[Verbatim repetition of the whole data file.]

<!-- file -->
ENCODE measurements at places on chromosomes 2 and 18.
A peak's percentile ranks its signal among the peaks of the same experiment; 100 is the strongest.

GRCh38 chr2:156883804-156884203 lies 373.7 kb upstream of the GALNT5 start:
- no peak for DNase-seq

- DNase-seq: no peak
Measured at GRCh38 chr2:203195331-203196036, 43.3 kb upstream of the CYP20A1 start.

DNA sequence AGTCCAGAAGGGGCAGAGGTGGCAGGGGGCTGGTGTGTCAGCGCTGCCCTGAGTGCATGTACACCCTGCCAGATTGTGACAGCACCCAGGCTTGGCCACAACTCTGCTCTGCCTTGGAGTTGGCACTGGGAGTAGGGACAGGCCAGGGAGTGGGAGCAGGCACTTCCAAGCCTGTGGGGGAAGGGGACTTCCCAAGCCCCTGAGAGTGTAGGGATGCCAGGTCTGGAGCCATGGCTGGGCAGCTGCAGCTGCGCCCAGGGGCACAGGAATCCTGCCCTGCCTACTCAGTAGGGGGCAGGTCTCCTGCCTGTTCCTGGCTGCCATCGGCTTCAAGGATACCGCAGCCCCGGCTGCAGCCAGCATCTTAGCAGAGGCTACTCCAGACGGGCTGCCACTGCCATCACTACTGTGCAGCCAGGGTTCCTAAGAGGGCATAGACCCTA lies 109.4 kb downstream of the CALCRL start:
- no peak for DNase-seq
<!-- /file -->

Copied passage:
ENCODE measurements at places on chromosomes 2 and 18.
A peak's percentile ranks its signal among the peaks of the same experiment; 100 is the strongest.

GRCh38 chr2:156883804-156884203 lies 373.7 kb upstream of the GALNT5 start:
- no peak for DNase-seq

- DNase-seq: no peak
Measured at GRCh38 chr2:203195331-203196036, 43.3 kb upstream of the CYP20A1 start.

DNA sequence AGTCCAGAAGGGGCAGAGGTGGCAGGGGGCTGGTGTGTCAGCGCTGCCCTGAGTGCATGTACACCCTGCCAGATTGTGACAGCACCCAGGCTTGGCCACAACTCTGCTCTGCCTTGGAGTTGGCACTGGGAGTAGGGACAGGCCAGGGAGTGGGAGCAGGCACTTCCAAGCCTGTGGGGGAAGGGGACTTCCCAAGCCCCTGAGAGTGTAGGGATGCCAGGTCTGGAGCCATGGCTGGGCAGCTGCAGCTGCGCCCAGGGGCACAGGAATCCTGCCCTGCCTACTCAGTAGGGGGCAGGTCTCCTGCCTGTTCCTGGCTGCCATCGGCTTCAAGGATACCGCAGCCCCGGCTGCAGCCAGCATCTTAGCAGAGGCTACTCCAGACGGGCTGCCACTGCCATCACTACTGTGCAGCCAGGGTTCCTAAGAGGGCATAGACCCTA lies 109.4 kb downstream of the CALCRL start:
- no peak for DNase-seq